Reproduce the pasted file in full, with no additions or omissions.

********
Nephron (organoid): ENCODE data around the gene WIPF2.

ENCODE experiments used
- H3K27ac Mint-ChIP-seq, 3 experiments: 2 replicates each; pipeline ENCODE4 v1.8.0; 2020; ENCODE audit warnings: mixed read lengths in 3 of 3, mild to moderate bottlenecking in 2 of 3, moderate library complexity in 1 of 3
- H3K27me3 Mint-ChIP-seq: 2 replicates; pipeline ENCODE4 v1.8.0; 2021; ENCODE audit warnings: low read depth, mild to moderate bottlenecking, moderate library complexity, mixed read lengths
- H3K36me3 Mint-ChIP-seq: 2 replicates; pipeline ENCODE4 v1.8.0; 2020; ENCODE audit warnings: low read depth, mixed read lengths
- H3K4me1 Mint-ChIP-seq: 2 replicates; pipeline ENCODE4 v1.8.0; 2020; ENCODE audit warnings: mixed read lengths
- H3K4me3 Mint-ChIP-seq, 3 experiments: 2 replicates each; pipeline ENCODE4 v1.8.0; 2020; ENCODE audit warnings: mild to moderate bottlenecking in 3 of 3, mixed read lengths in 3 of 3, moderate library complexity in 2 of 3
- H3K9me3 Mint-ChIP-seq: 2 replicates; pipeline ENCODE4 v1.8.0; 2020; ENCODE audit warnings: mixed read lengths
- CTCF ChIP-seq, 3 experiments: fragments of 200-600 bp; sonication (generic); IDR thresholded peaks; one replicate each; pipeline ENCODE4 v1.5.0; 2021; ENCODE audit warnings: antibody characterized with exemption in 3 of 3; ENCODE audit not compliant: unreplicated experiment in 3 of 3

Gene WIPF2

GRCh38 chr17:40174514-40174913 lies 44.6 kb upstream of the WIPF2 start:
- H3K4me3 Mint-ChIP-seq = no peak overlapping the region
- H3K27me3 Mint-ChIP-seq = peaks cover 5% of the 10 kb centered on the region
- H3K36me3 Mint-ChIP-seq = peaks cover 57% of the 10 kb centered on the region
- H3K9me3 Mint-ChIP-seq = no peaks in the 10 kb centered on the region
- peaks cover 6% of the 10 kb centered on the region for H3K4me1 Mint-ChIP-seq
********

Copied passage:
Nephron (organoid): ENCODE data around the gene WIPF2.

ENCODE experiments used
- H3K27ac Mint-ChIP-seq, 3 experiments: 2 replicates each; pipeline ENCODE4 v1.8.0; 2020; ENCODE audit warnings: mixed read lengths in 3 of 3, mild to moderate bottlenecking in 2 of 3, moderate library complexity in 1 of 3
- H3K27me3 Mint-ChIP-seq: 2 replicates; pipeline ENCODE4 v1.8.0; 2021; ENCODE audit warnings: low read depth, mild to moderate bottlenecking, moderate library complexity, mixed read lengths
- H3K36me3 Mint-ChIP-seq: 2 replicates; pipeline ENCODE4 v1.8.0; 2020; ENCODE audit warnings: low read depth, mixed read lengths
- H3K4me1 Mint-ChIP-seq: 2 replicates; pipeline ENCODE4 v1.8.0; 2020; ENCODE audit warnings: mixed read lengths
- H3K4me3 Mint-ChIP-seq, 3 experiments: 2 replicates each; pipeline ENCODE4 v1.8.0; 2020; ENCODE audit warnings: mild to moderate bottlenecking in 3 of 3, mixed read lengths in 3 of 3, moderate library complexity in 2 of 3
- H3K9me3 Mint-ChIP-seq: 2 replicates; pipeline ENCODE4 v1.8.0; 2020; ENCODE audit warnings: mixed read lengths
- CTCF ChIP-seq, 3 experiments: fragments of 200-600 bp; sonication (generic); IDR thresholded peaks; one replicate each; pipeline ENCODE4 v1.5.0; 2021; ENCODE audit warnings: antibody characterized with exemption in 3 of 3; ENCODE audit not compliant: unreplicated experiment in 3 of 3

Gene WIPF2

GRCh38 chr17:40174514-40174913 lies 44.6 kb upstream of the WIPF2 start:
- H3K4me3 Mint-ChIP-seq = no peak overlapping the region
- H3K27me3 Mint-ChIP-seq = peaks cover 5% of the 10 kb centered on the region
- H3K36me3 Mint-ChIP-seq = peaks cover 57% of the 10 kb centered on the region
- H3K9me3 Mint-ChIP-seq = no peaks in the 10 kb centered on the region
- peaks cover 6% of the 10 kb centered on the region for H3K4me1 Mint-ChIP-seq